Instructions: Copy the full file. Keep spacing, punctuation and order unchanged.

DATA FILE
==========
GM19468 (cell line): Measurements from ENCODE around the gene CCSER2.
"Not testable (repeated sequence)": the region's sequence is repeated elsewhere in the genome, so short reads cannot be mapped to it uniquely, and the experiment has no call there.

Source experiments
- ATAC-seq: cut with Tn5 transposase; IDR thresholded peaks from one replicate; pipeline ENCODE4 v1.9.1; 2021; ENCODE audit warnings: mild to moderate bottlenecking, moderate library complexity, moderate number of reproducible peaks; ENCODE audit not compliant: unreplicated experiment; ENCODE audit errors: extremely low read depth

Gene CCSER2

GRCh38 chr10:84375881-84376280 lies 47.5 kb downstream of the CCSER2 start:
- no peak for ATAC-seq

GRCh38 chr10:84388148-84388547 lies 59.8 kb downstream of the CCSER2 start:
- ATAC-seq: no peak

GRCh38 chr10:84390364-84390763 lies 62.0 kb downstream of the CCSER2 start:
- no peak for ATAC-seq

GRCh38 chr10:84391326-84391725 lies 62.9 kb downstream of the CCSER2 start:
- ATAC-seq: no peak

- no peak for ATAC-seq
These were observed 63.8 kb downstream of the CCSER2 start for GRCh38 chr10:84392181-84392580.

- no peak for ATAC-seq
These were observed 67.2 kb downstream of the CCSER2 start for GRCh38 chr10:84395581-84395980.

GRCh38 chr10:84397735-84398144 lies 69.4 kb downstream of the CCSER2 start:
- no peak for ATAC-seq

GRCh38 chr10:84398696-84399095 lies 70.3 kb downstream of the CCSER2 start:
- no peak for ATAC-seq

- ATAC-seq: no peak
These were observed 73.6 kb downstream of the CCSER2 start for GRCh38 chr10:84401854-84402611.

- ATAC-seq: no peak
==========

GM19468 (cell line): Measurements from ENCODE around the gene CCSER2.
"Not testable (repeated sequence)": the region's sequence is repeated elsewhere in the genome, so short reads cannot be mapped to it uniquely, and the experiment has no call there.

Source experiments
- ATAC-seq: cut with Tn5 transposase; IDR thresholded peaks from one replicate; pipeline ENCODE4 v1.9.1; 2021; ENCODE audit warnings: mild to moderate bottlenecking, moderate library complexity, moderate number of reproducible peaks; ENCODE audit not compliant: unreplicated experiment; ENCODE audit errors: extremely low read depth

Gene CCSER2

GRCh38 chr10:84375881-84376280 lies 47.5 kb downstream of the CCSER2 start:
- no peak for ATAC-seq

GRCh38 chr10:84388148-84388547 lies 59.8 kb downstream of the CCSER2 start:
- ATAC-seq: no peak

GRCh38 chr10:84390364-84390763 lies 62.0 kb downstream of the CCSER2 start:
- no peak for ATAC-seq

GRCh38 chr10:84391326-84391725 lies 62.9 kb downstream of the CCSER2 start:
- ATAC-seq: no peak

- no peak for ATAC-seq
These were observed 63.8 kb downstream of the CCSER2 start for GRCh38 chr10:84392181-84392580.

- no peak for ATAC-seq
These were observed 67.2 kb downstream of the CCSER2 start for GRCh38 chr10:84395581-84395980.

GRCh38 chr10:84397735-84398144 lies 69.4 kb downstream of the CCSER2 start:
- no peak for ATAC-seq

GRCh38 chr10:84398696-84399095 lies 70.3 kb downstream of the CCSER2 start:
- no peak for ATAC-seq

- ATAC-seq: no peak
These were observed 73.6 kb downstream of the CCSER2 start for GRCh38 chr10:84401854-84402611.

- ATAC-seq: no peak